'out of the earth
I sing for them
A Horse nation
I sing for them'


The return of horses to the Americas by Christopher Columbus changed everything for Indians -- from the way they travelled, hunted and waged war to how they celebrated generosity, exhibited bravery and conducted ceremonies," the museum said in the exhibition.


The Nez Perce especially became known as excellent horsemen and breeders.  They created large herds known for their strength, intelligence and beauty.  Meriwether Lewis wrote of the Nez Perce horses in a Feb. 15, 1806 diary entry:


"Their horses appear to be of an excellent race; they are lofty, eligantly [sic] formed, active and durable…some of these horses are pided with large spots of white irregularly scattered and intermixed with black, brown, bey [sic] or some other dark color."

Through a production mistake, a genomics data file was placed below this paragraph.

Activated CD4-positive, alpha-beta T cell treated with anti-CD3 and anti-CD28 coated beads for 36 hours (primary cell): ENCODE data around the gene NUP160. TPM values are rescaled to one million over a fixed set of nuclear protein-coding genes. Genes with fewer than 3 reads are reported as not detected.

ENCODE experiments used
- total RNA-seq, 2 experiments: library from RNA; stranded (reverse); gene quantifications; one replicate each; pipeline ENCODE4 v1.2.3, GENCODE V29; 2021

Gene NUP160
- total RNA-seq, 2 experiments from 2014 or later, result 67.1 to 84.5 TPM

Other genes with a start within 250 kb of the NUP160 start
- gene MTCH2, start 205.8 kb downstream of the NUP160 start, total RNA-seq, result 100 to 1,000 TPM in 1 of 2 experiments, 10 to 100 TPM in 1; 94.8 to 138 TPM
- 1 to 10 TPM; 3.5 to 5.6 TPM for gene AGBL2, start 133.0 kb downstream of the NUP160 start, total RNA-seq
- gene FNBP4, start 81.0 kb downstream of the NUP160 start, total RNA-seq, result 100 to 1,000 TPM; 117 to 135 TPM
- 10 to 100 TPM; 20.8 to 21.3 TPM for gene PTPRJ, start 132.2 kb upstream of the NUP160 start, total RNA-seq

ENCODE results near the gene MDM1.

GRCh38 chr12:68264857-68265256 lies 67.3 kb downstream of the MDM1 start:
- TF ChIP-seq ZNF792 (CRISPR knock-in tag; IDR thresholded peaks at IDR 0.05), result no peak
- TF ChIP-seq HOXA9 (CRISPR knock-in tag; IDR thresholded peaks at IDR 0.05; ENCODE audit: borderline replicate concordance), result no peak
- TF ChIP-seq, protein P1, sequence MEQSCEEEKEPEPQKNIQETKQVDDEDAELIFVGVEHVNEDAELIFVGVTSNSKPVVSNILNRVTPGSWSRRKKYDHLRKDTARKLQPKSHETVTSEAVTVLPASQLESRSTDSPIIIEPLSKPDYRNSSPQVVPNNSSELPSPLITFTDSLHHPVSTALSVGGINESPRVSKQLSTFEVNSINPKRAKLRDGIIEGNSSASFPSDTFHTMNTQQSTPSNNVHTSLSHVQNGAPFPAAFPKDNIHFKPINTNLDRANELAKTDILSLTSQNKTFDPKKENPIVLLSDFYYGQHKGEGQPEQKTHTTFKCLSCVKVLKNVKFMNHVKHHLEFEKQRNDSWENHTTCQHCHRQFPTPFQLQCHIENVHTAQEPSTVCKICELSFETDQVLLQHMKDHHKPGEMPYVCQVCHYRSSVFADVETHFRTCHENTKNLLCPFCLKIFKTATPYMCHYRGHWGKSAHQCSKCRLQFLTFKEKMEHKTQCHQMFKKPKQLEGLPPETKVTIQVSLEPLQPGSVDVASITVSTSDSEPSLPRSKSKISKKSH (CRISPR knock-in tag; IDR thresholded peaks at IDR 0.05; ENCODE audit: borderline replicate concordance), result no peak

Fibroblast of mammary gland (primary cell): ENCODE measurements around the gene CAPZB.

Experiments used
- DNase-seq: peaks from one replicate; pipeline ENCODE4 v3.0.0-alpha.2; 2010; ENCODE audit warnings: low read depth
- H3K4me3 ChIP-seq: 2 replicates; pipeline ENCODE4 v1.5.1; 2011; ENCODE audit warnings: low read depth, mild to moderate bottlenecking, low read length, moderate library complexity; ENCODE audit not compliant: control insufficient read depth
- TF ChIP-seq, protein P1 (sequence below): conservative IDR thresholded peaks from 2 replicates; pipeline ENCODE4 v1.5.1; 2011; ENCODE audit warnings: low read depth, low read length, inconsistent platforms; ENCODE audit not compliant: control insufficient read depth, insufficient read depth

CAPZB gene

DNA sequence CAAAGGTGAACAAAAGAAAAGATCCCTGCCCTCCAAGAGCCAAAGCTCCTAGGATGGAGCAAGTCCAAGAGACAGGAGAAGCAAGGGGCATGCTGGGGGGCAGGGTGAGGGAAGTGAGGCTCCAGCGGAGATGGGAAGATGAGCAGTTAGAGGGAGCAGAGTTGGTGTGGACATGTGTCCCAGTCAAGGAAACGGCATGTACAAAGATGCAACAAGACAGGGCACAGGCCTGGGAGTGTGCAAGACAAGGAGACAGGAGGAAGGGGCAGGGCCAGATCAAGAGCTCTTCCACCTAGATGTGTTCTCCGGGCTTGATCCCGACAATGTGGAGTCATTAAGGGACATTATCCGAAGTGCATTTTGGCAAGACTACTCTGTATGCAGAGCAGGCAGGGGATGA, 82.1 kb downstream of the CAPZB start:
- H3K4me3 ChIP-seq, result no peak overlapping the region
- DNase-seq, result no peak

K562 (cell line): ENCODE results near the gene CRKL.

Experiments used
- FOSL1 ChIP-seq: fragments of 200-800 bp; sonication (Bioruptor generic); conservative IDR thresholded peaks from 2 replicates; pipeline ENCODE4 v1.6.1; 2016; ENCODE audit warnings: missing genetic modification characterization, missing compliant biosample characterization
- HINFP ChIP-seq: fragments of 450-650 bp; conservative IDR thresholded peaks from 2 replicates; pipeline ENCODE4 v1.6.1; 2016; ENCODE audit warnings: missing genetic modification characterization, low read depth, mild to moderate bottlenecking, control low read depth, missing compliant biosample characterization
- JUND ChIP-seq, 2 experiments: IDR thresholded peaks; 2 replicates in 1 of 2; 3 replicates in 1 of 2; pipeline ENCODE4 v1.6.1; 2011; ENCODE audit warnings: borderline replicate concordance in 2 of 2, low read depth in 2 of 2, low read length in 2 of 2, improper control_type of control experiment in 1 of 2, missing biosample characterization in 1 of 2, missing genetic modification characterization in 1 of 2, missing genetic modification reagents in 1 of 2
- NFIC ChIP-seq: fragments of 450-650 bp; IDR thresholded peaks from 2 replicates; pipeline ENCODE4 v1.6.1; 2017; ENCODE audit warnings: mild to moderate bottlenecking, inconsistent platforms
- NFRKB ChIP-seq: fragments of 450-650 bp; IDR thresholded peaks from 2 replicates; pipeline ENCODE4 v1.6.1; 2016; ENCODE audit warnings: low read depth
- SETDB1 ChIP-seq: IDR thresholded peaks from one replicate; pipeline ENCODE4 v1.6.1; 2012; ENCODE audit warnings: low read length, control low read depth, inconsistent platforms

The greatness of the Horse Nation was short-lived, however.  By the 1870s, westward expansion, slaughter of the Buffalo herds, and the U.S. Government's forced marches of Native Americans onto reservations brought disintegration to the prominence of the horse in Indian culture.  


Over the decades since, tribes have worked to maintain their identities.  When the U.S. Government forbade the practice of ceremonial life, Native Americans overcame the ban by incorporating traditional practices into U.S. holidays, like the Fourth of July.  As many tribes still considered horses a fundamental part of their culture, they used their ornaments as parade regalia.  


Native Americans continue to honor their important personal and cultural relationship with the horse.

The Nimiipuu (Nez Perce) Young Horseman's Program, for example, is preserving the Appaloosa breed made famous by their ancestors.